Every GSM phone keeps your account information — details such as your phone number and calling-plan details — on a tiny memory card known as a SIM card (Subscriber Information Module). On some phones, although not the iPhone, it even stores your address book.

What's cool is that, by removing the card and putting it into another GSM phone, you transplant the iPhone's brain. The other phone now knows your number and account details, which can be handy when your iPhone goes in for repair or battery replacement.

Apple thinks that SIM cards are geeky and intimidating, and that they should be invisible. That's why, unlike most GSM phones, your iPhone came with the card preinstalled and ready to go. Most people will never have any reason to open this tray, unless they just want to see what a SIM card looks like.

If you were curious enough to open it up, you close the tray simply by pushing it back into the phone until it clicks.

Tip: You can't use any other company's SIM card in the iPhone—it's not an "unlocked" GSM phone. Other recent O2 cards will work, however, but only after you first activate them. After inserting the other card — it fits only one way, with the O2 logo facing up—connect the iPhone to your computer and let the iTunes software walk you through the process.

This article is extracted from David Pogue's 'iPhone UK The Missing Manual' (OReilly 2007).

Here's everything you need to know to get started with a new iPhone.

Audio jack

The tour continues with the top-left corner of the iPhone. Here's where you plug in the white earbuds that came with your iPhone.

This little recessed hole is no ordinary 3.5mm audio jack, however. It contains a secret fourth pin that conducts sound into the phone from the microphone on the earbuds cord. Now you, too, can be one of those executives who walk down the street barking orders to nobody in particular.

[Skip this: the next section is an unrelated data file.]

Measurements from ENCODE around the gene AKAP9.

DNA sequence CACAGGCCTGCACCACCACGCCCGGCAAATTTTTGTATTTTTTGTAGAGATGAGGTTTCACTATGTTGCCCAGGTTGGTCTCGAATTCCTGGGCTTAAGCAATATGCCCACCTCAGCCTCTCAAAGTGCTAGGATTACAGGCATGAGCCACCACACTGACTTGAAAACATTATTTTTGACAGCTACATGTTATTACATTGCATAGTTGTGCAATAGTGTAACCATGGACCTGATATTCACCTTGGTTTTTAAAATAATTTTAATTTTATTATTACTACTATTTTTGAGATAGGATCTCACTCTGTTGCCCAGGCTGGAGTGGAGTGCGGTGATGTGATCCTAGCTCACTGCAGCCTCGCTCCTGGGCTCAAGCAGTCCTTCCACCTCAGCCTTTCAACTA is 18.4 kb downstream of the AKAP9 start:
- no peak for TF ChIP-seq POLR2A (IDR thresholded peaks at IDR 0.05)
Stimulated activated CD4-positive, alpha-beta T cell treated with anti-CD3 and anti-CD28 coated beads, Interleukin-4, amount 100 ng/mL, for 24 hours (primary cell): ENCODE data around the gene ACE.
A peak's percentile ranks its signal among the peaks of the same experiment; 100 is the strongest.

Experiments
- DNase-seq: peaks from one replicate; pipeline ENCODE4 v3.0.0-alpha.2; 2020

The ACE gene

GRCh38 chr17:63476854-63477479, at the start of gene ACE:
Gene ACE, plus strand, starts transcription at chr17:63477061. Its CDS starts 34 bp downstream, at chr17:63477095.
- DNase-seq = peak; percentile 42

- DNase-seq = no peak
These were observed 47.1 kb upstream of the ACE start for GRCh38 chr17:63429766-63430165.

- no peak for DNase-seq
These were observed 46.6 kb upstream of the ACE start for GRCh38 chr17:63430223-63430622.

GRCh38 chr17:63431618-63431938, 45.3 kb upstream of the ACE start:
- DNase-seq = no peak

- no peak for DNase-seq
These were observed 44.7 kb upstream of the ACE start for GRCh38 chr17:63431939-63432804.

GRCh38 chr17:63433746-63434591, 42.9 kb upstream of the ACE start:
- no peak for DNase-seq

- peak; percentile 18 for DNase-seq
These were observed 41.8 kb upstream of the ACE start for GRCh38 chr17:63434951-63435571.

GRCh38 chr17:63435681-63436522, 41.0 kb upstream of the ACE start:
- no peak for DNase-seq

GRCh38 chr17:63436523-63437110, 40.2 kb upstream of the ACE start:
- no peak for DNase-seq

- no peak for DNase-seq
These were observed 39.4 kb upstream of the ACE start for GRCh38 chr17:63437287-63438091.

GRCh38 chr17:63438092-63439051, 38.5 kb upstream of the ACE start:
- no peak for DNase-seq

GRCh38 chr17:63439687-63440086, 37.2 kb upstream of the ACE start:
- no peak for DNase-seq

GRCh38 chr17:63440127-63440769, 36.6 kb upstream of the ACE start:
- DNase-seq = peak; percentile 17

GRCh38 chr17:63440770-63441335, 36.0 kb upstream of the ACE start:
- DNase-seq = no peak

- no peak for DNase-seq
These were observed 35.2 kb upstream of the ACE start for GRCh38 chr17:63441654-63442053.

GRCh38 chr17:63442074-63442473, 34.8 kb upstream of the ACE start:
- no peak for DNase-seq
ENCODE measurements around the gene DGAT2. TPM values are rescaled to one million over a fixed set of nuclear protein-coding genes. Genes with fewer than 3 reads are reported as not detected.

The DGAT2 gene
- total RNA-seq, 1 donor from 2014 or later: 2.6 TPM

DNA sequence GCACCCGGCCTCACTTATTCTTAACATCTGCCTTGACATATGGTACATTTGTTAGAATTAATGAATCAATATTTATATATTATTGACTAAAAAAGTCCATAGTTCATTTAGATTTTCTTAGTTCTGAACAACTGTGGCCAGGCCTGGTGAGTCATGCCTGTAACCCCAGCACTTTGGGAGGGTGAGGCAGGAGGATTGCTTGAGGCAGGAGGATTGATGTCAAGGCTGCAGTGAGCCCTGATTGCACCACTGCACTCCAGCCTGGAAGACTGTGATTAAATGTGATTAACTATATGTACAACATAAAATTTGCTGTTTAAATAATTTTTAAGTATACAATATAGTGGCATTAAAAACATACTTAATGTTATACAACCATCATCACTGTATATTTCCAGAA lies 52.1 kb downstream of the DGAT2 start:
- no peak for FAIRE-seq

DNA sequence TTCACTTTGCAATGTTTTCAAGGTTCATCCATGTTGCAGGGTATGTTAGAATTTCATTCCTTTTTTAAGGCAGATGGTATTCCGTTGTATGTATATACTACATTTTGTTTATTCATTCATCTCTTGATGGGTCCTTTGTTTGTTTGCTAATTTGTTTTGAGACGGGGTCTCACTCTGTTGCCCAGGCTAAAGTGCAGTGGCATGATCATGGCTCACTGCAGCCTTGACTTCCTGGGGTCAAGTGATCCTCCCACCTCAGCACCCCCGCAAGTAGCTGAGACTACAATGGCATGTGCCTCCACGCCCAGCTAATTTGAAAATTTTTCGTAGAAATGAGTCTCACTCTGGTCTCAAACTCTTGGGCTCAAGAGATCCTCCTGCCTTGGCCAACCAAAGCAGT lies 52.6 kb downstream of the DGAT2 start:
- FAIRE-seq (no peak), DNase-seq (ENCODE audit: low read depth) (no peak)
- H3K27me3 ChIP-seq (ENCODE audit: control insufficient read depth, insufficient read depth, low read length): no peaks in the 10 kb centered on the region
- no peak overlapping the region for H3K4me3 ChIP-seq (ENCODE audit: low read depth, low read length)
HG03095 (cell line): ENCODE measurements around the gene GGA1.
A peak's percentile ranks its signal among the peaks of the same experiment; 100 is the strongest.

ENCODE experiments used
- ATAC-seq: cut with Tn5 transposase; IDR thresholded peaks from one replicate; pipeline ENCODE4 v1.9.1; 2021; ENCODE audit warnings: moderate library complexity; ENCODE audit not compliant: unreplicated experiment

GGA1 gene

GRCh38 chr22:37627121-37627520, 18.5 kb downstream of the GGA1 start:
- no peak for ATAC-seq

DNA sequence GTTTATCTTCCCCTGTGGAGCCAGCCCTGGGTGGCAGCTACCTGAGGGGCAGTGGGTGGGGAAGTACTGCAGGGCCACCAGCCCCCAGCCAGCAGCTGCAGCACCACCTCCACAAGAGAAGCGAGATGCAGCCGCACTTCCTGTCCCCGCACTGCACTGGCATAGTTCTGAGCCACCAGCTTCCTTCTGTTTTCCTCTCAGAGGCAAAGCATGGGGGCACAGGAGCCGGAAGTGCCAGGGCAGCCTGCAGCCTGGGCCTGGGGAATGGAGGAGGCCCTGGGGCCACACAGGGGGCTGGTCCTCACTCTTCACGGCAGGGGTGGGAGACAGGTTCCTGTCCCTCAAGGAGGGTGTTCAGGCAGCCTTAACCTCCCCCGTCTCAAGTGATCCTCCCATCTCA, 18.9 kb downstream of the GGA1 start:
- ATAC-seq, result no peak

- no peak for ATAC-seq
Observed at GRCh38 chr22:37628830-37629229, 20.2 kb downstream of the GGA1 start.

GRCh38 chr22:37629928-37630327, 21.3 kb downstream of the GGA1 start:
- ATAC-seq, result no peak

The iPhone can stay in your pocket as you walk or drive. You hear the other person through your earbuds, and the mic on the cord picks up your voice.

Incidentally, the tiny microphone nodule on the cord is more than a microphone; it's also an Answer/Hang Up clicker.

Tip: In theory, you can use any standard headphones with the iPhone — a welcome bit of news for audiophiles who don't think the included earbuds do their music justice. The catch, however, is that the molding around the iPhone's audio jack prevents most miniplugs from going all the way in. You may be able to get your headphones to fit by trimming its own plastic collar with a razor blade — or you can spend £7.99 for a headphone adaptor (from, among others) to get around this problem.

This article is extracted from David Pogue's 'iPhone UK The Missing Manual' (OReilly 2007).

Here's everything you need to know to get started with a new iPhone.

The screen

The touchscreen is your mouse, keyboard, dialing pad, and note pad. It's going to get fingerprinty and streaky, although it wipes clean with a quick rub on your sleeve. You can also use it as a mirror when the iPhone is off.

But what about scratches? Fortunately, Apple learned its lesson on this one. The iPhone screen is made of optical-quality, chemically treated glass — not polycarbonate plastic like the iPod's screen. It's actually very difficult to scratch glass; try it on a window pane some day.

If you're nervous about protecting your iPhone, you can always get a carrying case for it. But in general, the iPhone is far more scratch-resistant than the iPod. Even many Apple employees carry the iPhone in their pockets without carrying cases.

Screen icons

Here's a round-up of the icons that you may see in the status bar at the top of the iPhone screen, from left to right.

Phone signal As on any mobile, the number of bars indicates the strength of your mobile signal, and thus the quality of your call audio and likelihood of losing the connection. If there are zero bars, the dreaded words "No service" appear here.